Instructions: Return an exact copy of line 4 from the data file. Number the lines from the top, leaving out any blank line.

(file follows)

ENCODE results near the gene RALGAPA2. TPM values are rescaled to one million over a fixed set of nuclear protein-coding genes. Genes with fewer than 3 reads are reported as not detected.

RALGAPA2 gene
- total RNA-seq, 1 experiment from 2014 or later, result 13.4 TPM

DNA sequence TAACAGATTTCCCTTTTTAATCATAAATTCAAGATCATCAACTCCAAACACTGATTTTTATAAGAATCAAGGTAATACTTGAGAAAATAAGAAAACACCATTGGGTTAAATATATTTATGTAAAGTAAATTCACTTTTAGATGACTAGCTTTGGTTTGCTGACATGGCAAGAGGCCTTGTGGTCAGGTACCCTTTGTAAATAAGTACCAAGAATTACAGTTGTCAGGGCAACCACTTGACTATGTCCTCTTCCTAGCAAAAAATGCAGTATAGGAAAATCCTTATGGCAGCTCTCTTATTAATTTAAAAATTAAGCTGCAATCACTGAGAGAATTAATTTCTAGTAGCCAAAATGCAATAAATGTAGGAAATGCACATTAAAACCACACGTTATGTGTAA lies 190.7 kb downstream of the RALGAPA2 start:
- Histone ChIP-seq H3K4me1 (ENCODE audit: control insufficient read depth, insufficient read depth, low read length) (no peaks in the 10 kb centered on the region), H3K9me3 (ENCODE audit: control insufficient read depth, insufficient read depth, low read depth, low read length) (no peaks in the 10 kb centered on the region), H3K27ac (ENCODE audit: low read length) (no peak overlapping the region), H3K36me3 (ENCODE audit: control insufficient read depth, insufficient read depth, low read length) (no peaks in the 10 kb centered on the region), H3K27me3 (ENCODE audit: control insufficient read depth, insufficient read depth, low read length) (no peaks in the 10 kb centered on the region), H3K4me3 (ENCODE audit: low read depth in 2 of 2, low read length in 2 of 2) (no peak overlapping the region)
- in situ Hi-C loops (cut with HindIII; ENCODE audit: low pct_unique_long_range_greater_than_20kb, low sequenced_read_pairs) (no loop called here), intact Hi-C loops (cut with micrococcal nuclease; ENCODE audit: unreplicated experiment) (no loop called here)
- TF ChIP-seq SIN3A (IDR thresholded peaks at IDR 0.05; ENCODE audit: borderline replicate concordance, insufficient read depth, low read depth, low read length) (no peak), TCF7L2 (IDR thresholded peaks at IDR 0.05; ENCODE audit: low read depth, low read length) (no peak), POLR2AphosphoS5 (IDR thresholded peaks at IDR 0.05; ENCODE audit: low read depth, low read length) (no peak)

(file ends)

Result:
DNA sequence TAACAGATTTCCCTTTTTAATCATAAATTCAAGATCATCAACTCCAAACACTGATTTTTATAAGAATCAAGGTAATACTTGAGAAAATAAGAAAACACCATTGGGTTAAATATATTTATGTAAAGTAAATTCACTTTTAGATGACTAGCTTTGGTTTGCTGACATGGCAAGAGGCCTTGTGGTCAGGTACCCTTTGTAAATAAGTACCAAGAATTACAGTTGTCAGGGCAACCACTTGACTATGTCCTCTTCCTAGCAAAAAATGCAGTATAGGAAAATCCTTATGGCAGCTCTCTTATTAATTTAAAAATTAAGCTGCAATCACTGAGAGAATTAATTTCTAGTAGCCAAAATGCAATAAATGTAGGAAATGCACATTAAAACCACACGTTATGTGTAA lies 190.7 kb downstream of the RALGAPA2 start: